YOKOTA AIR BASE, Japan — Many of the simple luxuries enjoyed at Yokota Air Base are disappearing as the base, now facing a serious budgetary shortage, tightens its belt.

“We are currently $10 million short in the Fiscal Year 2007 operations program,” wrote Col. Scott Goodwin, 374th Airlift Wing commander, in a Feb. 7 memorandum to all base personnel. “This includes funding for most of the base’s mission support services, recurring contracts, civilian pay and energy. In this environment, we must do all we can to cut expenses — and we must begin now.”

Over $1 million in services and contracts have already been cut or reduced to save the base money, said Maj. David West- over, a Yokota spokesman. This includes cutting janitorial services to public restrooms, and reducing tree and shrub trimming to only when needed.

“One of the most significant areas in which we can save is utilities; specifically electricity and heating fuel oil,” Goodwin wrote in the memo.

Goodwin put forward a list of energy-saving measures designed to cut down on the base’s utility bill. Some of the directives include adjusting thermostats to 65 degrees during the heating season and 75 degrees in the cooling season and removing all personal refrigerators, microwaves and hot plates from offices. The only appliances approved for use are those in designated break rooms.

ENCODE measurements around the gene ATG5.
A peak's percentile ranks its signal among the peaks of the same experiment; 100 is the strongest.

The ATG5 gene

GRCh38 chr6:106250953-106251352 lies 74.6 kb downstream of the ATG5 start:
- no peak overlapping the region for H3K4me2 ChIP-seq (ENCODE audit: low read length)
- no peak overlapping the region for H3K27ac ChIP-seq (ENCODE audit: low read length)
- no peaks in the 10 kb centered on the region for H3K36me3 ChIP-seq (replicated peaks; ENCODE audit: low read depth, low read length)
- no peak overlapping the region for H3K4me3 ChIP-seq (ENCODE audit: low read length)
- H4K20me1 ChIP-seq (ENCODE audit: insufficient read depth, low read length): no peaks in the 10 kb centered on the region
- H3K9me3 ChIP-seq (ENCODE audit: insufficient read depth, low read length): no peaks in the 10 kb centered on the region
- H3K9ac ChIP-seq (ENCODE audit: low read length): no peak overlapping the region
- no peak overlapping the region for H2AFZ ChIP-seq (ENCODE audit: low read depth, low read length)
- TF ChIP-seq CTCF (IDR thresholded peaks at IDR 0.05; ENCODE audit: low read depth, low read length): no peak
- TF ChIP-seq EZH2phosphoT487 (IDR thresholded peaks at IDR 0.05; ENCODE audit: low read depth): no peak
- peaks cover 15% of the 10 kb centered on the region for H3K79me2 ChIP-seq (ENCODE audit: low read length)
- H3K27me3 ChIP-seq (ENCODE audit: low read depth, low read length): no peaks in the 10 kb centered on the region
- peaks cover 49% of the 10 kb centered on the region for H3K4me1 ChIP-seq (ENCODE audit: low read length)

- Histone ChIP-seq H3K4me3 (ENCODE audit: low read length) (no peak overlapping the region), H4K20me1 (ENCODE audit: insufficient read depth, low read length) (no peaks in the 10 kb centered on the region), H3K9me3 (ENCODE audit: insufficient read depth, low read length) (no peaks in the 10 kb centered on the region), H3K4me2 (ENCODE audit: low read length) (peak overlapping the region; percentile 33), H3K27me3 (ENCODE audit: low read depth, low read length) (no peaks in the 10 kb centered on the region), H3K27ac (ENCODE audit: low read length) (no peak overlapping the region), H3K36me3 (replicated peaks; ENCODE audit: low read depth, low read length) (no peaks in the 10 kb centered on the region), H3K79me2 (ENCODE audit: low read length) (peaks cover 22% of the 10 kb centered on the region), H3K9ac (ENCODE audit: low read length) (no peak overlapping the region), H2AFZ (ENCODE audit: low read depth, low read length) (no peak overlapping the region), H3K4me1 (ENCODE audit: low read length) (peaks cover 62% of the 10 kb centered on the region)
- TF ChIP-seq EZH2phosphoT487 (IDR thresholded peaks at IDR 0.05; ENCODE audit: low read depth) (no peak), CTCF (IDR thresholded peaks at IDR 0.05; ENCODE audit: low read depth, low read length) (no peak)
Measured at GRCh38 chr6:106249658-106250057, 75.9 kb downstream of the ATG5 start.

To help enforce these workplace directives, Civil Engineer Energy Management staff and facility managers will conduct spot checks on nights and weekends.

“Old habits die hard for many people,” said Brian Jarvis, a Yokota resource efficiency manager who helped develop the energy-saving plan.

“Just getting people to turn off the lights when they leave the room will make a difference and save money.”

Jarvis explained that often some of the best ways to save energy are also some of the simplest.

“If you’re going to boil water on the stove, use hot tap water,” he said.

Another simple solution to saving energy on base, explained Jarvis, is tracking where that energy is used. For example, while conducting a recent base energy audit, Jarvis discovered that a vacant building, scheduled for demolition, still had its heating and air conditioning turned on.

“It’s those types of things that are just waiting to be discovered by us,” he said.

Another effort Jarvis is helping with on base is converting the self-help store’s incandescent light bulb supply to more energy efficient compact fluorescent bulbs. The compact fluorescent equivalent of a standard 100 watt incandescent bulb uses about 10 to 15 watts, he explained.

It is the little things like these, along with the cooperation of base residents, that will add up and save Yokota both money and energy, Jarvis said.

To suggest your own energy- saving ideas for Yokota, e-mail

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